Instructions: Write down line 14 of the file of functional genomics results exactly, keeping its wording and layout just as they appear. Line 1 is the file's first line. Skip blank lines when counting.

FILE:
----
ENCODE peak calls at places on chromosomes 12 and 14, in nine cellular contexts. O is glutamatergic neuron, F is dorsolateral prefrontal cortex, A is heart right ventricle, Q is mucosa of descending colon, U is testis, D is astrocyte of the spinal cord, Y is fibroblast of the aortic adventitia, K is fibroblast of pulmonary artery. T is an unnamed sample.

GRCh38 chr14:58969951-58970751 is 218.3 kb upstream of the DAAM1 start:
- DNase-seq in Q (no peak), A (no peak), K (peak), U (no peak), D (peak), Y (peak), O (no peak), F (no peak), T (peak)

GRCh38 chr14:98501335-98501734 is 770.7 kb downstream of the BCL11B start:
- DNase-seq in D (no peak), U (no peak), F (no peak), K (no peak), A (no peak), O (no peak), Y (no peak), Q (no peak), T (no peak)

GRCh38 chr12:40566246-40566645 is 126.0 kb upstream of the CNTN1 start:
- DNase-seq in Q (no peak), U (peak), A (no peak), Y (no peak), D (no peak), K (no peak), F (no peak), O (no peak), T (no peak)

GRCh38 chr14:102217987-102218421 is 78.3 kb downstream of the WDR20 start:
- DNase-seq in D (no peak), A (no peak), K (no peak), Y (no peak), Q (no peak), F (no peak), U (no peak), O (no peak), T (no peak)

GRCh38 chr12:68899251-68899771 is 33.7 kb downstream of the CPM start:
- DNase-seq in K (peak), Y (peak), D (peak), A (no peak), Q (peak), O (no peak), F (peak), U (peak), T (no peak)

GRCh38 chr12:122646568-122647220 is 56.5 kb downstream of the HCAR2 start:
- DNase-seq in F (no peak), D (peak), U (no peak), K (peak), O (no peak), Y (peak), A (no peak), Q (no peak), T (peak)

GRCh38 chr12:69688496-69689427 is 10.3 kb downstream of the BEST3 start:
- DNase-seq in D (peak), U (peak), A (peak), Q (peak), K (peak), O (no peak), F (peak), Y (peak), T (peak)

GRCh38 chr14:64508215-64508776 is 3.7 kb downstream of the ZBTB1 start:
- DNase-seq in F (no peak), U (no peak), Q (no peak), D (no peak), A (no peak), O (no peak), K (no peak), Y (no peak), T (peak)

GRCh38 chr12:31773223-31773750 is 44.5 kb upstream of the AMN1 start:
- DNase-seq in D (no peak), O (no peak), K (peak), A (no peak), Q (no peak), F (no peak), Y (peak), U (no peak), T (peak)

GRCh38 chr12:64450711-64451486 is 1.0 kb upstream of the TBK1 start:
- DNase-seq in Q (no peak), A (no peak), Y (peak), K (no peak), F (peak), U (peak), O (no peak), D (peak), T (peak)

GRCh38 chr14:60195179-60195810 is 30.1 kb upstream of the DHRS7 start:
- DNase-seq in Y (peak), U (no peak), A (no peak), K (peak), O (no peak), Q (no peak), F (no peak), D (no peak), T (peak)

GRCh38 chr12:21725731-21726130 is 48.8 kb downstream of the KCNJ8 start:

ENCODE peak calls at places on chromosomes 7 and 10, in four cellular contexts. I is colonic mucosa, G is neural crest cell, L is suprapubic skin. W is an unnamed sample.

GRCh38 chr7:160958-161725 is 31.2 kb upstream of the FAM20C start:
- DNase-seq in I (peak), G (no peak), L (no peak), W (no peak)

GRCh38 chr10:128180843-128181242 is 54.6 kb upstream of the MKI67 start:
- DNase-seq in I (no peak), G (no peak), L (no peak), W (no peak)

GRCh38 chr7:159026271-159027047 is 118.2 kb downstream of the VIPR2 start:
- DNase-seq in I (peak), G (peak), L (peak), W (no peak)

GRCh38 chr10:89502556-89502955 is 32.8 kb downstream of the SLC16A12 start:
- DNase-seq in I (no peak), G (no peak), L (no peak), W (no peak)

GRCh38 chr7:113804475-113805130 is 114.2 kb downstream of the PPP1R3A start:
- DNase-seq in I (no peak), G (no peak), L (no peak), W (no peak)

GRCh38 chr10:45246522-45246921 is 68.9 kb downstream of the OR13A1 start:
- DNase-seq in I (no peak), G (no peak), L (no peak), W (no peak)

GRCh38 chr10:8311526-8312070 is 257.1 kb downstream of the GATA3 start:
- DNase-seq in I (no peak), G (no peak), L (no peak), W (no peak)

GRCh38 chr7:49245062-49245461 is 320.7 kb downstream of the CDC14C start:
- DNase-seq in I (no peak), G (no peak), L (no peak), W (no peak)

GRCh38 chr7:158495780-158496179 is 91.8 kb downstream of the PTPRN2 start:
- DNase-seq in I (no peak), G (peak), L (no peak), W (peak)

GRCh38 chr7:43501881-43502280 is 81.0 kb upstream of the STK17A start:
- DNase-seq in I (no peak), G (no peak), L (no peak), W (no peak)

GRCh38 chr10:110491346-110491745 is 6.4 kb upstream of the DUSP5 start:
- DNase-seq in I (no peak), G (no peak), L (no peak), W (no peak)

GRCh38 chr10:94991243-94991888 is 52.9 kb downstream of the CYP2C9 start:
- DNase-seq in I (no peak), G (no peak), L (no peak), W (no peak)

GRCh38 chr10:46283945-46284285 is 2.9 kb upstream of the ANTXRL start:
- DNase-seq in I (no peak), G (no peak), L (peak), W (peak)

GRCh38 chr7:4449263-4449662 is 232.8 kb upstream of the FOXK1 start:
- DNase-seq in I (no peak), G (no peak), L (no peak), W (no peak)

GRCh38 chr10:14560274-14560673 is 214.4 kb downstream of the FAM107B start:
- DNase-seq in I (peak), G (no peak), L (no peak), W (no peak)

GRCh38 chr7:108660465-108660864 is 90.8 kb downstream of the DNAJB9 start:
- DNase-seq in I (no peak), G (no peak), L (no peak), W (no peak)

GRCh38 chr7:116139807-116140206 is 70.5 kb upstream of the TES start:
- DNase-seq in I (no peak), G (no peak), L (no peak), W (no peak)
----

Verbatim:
GRCh38 chr12:69688496-69689427 is 10.3 kb downstream of the BEST3 start: